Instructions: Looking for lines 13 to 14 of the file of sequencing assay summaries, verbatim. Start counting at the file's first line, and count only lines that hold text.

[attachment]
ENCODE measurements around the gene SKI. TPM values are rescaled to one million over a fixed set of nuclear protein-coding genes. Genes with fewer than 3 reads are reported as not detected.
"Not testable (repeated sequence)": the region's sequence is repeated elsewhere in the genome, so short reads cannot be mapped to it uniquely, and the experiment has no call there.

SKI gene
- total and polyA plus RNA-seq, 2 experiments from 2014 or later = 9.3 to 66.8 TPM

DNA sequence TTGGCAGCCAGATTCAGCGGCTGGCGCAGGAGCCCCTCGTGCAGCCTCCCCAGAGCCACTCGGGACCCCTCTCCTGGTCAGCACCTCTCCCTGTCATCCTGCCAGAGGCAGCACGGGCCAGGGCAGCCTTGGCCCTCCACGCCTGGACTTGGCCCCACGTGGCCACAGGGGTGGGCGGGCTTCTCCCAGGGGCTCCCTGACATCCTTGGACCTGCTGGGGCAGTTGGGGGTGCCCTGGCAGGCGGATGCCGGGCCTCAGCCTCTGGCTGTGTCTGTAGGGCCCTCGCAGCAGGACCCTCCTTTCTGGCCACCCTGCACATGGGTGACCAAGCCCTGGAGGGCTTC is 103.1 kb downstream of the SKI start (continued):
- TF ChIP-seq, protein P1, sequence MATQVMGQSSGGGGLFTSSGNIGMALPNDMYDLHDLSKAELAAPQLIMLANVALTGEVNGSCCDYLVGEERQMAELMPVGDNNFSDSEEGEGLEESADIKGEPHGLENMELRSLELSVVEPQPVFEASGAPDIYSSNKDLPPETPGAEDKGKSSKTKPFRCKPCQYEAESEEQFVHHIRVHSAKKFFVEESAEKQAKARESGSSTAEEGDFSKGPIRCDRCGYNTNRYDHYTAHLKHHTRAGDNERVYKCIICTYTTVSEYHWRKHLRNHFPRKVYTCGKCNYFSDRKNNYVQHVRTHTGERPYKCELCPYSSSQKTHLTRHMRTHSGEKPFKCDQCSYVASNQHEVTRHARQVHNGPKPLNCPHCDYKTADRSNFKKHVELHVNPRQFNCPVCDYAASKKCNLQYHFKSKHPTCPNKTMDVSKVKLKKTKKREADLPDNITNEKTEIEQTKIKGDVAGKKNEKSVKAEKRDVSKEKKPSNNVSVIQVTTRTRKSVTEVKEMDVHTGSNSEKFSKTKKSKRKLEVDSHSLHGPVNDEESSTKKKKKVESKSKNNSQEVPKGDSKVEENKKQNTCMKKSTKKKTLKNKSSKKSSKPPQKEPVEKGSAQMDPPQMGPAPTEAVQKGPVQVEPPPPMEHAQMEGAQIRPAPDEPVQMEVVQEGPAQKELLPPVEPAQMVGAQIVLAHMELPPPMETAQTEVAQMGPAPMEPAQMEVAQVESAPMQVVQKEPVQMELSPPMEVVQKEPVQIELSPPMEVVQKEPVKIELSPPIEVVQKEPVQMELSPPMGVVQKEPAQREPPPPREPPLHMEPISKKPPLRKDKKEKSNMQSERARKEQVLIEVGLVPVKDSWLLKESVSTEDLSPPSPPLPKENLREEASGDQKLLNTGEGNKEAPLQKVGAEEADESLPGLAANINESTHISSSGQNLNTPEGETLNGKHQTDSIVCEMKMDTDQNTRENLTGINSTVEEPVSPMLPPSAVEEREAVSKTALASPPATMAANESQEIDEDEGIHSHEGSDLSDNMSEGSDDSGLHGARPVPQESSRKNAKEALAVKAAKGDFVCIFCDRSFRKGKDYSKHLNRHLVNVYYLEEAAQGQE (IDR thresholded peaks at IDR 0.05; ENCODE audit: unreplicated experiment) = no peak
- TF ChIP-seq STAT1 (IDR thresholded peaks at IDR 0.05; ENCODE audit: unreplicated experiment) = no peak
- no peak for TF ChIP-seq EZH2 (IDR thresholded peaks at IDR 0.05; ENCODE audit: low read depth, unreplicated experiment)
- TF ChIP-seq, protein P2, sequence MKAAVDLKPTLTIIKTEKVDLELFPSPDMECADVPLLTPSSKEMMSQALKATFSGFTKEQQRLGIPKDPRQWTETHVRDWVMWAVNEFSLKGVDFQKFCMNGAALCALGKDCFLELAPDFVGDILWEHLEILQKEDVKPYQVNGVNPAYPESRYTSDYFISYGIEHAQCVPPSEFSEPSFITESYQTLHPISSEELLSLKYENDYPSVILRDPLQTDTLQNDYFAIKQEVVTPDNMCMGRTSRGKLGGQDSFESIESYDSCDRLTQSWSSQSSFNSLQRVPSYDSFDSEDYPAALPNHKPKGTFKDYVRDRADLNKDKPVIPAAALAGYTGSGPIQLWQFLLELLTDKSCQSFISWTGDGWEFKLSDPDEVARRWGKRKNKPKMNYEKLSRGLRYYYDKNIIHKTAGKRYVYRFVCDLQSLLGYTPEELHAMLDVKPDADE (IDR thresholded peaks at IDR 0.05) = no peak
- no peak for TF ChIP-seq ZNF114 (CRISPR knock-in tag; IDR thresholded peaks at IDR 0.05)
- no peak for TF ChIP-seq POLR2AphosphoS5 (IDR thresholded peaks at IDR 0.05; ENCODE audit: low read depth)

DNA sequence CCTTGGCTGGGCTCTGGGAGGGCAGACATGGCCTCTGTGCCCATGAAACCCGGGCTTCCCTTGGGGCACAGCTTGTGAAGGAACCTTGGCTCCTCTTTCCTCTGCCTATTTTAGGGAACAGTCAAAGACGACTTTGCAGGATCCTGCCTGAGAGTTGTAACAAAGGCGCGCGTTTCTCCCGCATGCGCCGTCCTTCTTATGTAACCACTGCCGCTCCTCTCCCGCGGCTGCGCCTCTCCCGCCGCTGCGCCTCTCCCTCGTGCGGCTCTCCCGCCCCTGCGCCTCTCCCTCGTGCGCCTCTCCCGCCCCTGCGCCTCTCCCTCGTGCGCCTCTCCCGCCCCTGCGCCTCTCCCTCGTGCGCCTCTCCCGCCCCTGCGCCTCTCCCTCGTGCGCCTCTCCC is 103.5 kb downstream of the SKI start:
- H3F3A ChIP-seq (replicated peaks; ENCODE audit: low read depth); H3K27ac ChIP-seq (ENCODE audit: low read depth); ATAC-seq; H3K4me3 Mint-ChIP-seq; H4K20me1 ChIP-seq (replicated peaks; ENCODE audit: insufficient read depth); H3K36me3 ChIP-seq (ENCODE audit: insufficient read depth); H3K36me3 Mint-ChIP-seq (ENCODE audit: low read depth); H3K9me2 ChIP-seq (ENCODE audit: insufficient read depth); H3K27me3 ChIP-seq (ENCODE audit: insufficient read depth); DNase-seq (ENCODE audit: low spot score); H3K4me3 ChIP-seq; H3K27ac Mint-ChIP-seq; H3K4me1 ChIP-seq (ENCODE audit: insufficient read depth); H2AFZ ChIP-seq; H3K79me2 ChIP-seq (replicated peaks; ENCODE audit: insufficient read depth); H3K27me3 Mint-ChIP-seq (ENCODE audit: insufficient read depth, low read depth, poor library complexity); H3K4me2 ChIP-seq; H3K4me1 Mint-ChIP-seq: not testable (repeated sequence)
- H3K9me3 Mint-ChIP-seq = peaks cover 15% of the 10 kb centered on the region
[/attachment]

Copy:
- H3F3A ChIP-seq (replicated peaks; ENCODE audit: low read depth); H3K27ac ChIP-seq (ENCODE audit: low read depth); ATAC-seq; H3K4me3 Mint-ChIP-seq; H4K20me1 ChIP-seq (replicated peaks; ENCODE audit: insufficient read depth); H3K36me3 ChIP-seq (ENCODE audit: insufficient read depth); H3K36me3 Mint-ChIP-seq (ENCODE audit: low read depth); H3K9me2 ChIP-seq (ENCODE audit: insufficient read depth); H3K27me3 ChIP-seq (ENCODE audit: insufficient read depth); DNase-seq (ENCODE audit: low spot score); H3K4me3 ChIP-seq; H3K27ac Mint-ChIP-seq; H3K4me1 ChIP-seq (ENCODE audit: insufficient read depth); H2AFZ ChIP-seq; H3K79me2 ChIP-seq (replicated peaks; ENCODE audit: insufficient read depth); H3K27me3 Mint-ChIP-seq (ENCODE audit: insufficient read depth, low read depth, poor library complexity); H3K4me2 ChIP-seq; H3K4me1 Mint-ChIP-seq: not testable (repeated sequence)
- H3K9me3 Mint-ChIP-seq = peaks cover 15% of the 10 kb centered on the region